Happy New Year!
Last week, John’s commentary with Michael Platt on recent results by Read Montague’s group at Virginia Tech went live. While the commentary is behind a paywall, the original article is open access, and we encourage you to take a look.
The study, spearheaded by Ken Kishida, looked at dopamine levels in humans undergoing surgery for deep brain stimulation to treat their Parkinson’s Disease. In P[λ]ab, we perform studies under similar conditions in collaboration with surgeons at Duke, and while it’s tough to pull off a well-controlled study in the operating room, the chance to record data from individual nerves inside a human brain is worth the trouble and then some.
What makes the Kishida study particularly interesting, though, is that it takes advantage of a special probe developed by Ken and Stefan Sandberg that allows for the direct measurement of dopamine levels in the human brain. This probe is an adaptation of the same measurement technology (fast scan cyclic voltammetry) used in other studies to read out dopamine levels in rats with sub-second accuracy. In this case, the investigators examined dopamine responses to gains and losses in a fictitious stock market, a task Read’s group has used before.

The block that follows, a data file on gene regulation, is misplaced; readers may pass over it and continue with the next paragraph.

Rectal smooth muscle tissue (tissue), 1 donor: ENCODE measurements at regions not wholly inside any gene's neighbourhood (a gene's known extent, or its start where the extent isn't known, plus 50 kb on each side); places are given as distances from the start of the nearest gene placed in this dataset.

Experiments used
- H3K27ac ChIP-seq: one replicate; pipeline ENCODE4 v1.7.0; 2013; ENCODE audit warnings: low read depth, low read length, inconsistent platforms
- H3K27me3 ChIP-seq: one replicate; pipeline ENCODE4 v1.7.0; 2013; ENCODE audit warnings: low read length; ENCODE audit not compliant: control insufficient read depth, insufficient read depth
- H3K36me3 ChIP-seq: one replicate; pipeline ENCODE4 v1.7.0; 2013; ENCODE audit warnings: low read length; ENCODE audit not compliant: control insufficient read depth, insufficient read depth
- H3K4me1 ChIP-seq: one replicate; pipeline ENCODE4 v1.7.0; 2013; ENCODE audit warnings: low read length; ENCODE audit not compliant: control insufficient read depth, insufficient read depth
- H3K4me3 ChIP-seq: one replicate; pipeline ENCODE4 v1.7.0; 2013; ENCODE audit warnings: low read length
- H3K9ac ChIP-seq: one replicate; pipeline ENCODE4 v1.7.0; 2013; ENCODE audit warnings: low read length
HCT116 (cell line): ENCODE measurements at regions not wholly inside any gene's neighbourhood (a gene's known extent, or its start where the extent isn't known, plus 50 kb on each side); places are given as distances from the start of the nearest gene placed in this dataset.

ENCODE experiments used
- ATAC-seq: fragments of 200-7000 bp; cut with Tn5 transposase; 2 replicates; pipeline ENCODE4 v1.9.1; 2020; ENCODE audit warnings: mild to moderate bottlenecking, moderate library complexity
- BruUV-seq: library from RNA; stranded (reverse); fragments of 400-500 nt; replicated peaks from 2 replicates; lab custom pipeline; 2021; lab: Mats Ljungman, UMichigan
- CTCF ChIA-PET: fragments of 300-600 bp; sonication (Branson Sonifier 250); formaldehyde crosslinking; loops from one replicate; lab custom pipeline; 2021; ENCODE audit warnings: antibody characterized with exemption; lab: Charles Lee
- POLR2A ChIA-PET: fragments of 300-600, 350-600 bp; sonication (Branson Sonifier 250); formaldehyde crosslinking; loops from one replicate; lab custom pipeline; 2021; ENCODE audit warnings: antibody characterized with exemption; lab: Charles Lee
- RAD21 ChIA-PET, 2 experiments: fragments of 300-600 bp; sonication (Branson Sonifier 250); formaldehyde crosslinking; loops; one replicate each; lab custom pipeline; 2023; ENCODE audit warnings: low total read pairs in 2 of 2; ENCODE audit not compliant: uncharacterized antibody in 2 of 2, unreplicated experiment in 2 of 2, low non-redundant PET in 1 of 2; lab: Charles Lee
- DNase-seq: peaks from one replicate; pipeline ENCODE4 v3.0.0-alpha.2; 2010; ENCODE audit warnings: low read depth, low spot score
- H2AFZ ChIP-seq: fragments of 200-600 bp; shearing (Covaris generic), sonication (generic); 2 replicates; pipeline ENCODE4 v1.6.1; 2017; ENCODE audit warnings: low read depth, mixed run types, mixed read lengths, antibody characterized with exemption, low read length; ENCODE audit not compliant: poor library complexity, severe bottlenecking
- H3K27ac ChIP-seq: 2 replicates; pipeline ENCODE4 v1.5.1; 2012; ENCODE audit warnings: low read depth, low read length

In this case, though, the results were pretty surprising. What turned up in the dopamine measurements were not the typical reward prediction errors (the difference between expected and actual outcomes), but something more complex. We cover some of the implications of this in the commentary, but the details, as usual, are in the paper, and well worth checking out.Previous post: New paper on social decision-making in PNAS Next post: Eye Tracking and Art